My workshop, on academic writing, was after lunch. It covered some of the research and mapping on academic writing development I did last year, and outlined some of the changes we made as a result of that.  The room was pretty full, although of course some people might have been there to see the other talks on digital literacies or reflexive writing.

Although I only had ten minutes I felt like it went really well, and I had some interesting questions asked in the session.  It was also quite personally and professionally validating as I felt like I was one of the few people there without a higher degree, yet people took me and my work seriously and assumed I knew what I was talking about!  It was a nice antidote to the imposter syndrome I can quite often feel in these contexts, and we had a bit of an interesting discussion about how we can support Supervisors, as well as PGRs, in this area.  You can see the Prezi I used here 

I had more people approach me during to break to ask more questions about my research and recommendations, and what we are starting to do here at Birmingham. It definitely made me feel more involved in the conference and in the community, and meant I didn’t just lurk by the coffee table trying to work out how to talk to people. For that reason, if no other, I’d really recommend trying to give a conference paper, and I’m already considering topics for the Vitae international conference in September.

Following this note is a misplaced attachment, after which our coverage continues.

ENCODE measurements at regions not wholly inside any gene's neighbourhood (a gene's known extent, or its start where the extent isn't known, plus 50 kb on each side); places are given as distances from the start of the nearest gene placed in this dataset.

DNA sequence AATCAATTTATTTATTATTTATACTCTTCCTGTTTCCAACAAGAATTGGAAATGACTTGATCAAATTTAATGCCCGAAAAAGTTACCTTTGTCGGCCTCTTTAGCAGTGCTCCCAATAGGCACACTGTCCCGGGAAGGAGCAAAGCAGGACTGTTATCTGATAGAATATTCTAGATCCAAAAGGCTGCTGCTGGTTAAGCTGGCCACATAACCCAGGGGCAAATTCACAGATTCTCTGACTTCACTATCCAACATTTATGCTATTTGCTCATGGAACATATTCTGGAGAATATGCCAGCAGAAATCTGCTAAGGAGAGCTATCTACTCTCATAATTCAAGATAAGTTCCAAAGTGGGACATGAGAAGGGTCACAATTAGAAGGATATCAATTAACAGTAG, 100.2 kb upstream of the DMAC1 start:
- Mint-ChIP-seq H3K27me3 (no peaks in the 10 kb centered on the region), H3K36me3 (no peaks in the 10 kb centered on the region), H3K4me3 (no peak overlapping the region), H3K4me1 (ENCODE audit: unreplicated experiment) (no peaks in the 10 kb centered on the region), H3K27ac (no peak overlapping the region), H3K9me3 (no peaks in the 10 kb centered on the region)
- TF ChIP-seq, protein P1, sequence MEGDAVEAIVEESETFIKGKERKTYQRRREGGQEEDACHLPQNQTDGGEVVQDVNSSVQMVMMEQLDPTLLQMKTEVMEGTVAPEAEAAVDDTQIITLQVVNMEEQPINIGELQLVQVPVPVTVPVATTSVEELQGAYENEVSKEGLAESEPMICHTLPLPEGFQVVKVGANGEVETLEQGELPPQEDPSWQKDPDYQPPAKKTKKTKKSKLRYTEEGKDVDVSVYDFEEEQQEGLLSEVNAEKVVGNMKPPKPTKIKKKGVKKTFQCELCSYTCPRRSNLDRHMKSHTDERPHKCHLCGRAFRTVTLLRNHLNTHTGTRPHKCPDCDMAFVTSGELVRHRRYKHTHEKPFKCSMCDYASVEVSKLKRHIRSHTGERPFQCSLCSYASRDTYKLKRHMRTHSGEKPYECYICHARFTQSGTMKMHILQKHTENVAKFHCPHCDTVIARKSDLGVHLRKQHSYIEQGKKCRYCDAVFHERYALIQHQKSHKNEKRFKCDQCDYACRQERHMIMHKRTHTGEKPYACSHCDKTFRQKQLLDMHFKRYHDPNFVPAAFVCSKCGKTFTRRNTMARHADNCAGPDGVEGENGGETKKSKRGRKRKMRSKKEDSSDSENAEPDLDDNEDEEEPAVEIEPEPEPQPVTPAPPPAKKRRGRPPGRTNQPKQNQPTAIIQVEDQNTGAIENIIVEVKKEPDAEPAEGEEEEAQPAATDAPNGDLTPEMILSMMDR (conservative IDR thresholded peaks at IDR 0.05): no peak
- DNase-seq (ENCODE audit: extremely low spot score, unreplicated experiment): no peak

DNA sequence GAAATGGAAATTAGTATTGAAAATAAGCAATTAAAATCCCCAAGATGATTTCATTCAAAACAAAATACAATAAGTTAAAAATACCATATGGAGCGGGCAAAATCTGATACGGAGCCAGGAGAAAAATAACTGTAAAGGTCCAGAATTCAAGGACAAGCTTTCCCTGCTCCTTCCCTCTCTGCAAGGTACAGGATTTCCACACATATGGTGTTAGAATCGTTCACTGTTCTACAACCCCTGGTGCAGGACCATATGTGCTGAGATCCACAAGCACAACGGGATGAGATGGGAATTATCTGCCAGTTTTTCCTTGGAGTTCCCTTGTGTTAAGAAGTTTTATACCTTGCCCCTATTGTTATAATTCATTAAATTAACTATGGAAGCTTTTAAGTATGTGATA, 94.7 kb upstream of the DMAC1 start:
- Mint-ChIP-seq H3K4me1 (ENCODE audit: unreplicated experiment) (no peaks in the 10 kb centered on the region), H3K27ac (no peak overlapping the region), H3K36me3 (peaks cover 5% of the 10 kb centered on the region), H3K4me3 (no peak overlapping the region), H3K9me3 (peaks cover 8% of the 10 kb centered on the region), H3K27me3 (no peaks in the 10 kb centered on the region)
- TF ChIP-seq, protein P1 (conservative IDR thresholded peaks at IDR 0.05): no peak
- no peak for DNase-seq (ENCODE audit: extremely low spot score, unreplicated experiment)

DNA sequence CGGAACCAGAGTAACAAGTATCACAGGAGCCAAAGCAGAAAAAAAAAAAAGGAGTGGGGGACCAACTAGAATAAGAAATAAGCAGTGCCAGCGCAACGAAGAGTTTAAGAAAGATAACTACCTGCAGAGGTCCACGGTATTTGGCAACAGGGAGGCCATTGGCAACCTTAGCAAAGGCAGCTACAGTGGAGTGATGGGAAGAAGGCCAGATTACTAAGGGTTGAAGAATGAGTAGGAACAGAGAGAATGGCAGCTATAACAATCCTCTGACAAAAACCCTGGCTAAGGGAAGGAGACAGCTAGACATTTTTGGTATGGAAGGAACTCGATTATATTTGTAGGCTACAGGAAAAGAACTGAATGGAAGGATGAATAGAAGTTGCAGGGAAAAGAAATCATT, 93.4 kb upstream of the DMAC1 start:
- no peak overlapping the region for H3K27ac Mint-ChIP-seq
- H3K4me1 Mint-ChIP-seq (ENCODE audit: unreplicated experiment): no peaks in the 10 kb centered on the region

The day ended with a plenary on the Australian Cooperative Research Centre by Nigel Palmer and Dr Rachael Pitt (@thefellowette) and a keynote by Alexandra Bitusikova on developments in doctoral education in Europe. Both sessions looked at doctoral training  and measuring the impact of doctoral education and training. I was surprised (and not a little disheartened!) by one of Rachael’s findings, which said Australian Universities trained PhD students but then were not happy with the standard of PhD graduates they employed! I’m not aware of similar research being done in UK universities (if anyone is, please point it out to me) but this seems a slightly disturbing conclusion;  if even universities are not happy with the skills of PhD graduates, how does this affect those seeking work outside of academia? How should it impact on the kind of researcher development activities we offer?